By Felipe Hernandez
A new GG+A Survey Lab study finds that level of connection felt by both alumni and donors is closely linked to their social media engagement with their university. A survey analysis of 2,083 donors to a private university looked at the frequency of social media engagement with the university’s platforms and how it affects the respondents’ feelings of connection. The survey asked participants how frequently they engaged with the university through social media.
Feelings of connection to the university were measured on a scale of 1 to 10 (10 = Very connected). The research finds a significant correlation (p < .05), showing that the more frequently people engage with university’s social media, the greater their feelings of connection. Analysis shows a 14% increase on average in the reported level of connection for each increase in the frequency of connection. This study helps confirm the rising importance of how social media drives and sustains alumni and donor engagement.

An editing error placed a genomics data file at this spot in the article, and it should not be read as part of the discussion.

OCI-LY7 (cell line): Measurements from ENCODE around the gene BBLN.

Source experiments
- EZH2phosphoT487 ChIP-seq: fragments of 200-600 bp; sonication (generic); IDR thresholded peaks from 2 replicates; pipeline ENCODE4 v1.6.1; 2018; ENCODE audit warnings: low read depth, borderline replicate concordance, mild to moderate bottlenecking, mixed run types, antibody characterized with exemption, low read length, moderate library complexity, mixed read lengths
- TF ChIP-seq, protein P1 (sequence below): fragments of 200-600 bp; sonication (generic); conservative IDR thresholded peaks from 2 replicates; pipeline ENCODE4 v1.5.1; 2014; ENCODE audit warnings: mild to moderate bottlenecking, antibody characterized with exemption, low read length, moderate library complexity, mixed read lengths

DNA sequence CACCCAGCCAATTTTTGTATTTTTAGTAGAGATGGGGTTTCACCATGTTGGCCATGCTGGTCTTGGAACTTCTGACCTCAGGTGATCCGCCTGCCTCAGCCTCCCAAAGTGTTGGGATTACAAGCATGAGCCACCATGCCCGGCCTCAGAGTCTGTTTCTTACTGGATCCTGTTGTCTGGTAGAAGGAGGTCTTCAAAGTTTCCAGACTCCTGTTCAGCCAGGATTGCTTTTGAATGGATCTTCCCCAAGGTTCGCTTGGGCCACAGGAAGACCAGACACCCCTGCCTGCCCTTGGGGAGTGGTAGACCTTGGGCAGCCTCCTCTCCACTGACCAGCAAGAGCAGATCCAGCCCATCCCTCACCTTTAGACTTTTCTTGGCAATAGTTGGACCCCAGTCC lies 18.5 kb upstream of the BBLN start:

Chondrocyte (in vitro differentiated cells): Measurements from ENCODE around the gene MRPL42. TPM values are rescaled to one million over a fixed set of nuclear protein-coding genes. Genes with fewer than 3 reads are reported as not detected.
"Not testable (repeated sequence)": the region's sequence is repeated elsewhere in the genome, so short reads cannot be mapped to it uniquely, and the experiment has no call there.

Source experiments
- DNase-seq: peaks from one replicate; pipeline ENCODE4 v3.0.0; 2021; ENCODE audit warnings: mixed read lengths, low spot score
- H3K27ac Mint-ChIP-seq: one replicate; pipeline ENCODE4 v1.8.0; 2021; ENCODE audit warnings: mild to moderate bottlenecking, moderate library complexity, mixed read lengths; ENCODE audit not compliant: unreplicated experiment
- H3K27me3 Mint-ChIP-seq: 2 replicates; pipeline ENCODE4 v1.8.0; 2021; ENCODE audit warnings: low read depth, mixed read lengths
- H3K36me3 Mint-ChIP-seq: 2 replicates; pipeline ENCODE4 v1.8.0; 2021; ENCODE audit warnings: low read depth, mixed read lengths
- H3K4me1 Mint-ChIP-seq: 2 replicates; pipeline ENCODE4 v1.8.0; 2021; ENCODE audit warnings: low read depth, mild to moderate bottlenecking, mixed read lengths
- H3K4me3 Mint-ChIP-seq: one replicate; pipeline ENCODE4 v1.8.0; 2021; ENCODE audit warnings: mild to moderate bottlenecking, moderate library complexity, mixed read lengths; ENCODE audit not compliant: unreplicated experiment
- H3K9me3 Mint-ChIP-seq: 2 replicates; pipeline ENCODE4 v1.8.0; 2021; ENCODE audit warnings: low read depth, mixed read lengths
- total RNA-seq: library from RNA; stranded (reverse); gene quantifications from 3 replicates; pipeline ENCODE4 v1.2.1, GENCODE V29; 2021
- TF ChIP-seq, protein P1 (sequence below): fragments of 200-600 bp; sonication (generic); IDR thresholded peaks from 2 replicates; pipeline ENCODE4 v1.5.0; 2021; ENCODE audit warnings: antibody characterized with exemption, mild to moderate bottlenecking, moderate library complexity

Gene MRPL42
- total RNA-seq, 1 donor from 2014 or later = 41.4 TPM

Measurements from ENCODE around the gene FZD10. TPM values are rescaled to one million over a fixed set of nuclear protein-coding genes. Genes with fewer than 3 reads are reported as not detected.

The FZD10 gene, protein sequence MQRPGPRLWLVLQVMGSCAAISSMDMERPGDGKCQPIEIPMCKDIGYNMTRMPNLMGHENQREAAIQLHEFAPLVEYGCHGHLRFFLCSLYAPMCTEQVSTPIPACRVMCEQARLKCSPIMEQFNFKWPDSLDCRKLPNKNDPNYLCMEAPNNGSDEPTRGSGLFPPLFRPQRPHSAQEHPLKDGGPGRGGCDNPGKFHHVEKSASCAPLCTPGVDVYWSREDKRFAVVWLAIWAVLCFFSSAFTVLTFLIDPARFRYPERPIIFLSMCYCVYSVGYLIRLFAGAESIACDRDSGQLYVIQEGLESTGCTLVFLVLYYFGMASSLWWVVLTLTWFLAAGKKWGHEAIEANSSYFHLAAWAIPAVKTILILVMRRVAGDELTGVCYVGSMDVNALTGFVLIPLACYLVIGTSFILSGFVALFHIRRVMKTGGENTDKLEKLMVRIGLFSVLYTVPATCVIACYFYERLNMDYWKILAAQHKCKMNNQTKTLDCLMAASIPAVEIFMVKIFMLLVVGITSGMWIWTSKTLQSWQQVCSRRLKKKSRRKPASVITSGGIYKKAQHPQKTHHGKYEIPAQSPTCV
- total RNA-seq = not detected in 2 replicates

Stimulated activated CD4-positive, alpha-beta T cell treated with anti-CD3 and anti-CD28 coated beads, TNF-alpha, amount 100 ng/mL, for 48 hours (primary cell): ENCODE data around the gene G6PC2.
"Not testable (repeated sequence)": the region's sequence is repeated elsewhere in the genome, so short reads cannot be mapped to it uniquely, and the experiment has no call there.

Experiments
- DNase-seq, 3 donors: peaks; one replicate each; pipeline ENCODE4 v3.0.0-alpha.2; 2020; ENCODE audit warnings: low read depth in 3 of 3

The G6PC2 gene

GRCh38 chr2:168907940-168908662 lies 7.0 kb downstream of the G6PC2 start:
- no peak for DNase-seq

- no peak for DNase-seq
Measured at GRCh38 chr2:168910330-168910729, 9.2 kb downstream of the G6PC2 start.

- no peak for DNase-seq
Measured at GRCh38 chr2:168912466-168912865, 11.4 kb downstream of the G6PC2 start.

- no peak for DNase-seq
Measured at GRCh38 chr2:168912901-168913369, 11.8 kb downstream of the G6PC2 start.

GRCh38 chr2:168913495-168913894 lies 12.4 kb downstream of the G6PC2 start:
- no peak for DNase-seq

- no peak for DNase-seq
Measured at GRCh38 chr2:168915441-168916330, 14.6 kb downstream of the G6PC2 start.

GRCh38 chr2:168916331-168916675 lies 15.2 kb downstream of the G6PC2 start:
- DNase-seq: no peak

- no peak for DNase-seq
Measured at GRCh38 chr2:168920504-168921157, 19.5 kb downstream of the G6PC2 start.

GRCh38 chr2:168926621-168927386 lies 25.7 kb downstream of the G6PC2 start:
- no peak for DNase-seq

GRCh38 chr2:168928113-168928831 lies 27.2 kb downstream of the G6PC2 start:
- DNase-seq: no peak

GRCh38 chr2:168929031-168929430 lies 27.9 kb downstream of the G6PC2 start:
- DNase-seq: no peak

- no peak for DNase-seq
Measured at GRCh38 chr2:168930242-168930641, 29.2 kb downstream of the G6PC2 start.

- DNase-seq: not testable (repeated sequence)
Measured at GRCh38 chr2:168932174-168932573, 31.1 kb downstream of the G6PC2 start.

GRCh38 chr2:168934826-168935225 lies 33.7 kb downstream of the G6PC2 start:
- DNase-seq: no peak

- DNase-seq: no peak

In a related finding, social media engagement for respondents who say they interact with the university’s social media quarterly feel only slightly less connected than those who engage more often. This indicates that driving social media use with high frequency is not as important as simply engaging with some regularity. This has implications for universities looking to invest in social media because it shows that it still drives feelings of connection, even if social media interaction is not every day or week.
Previous GG+A Survey Lab research clearly demonstrated that higher levels of connection are correlated with higher level giving. While many forms of engagement produce feelings of connection, this new research suggests that universities should engage alumni and donors via social media at least once every three months. Concerns about creating constant social media contact are probably unfounded according to the study, and that meaningful content on a regular basis is more important than very frequent efforts at connection.
About the author:
Felipe Hernandez is a senior at the University of Illinois at Chicago. Felipe is a research intern at GG+A focused on finding trends and insights in informative sets of data for the benefit of non-profit philanthropy.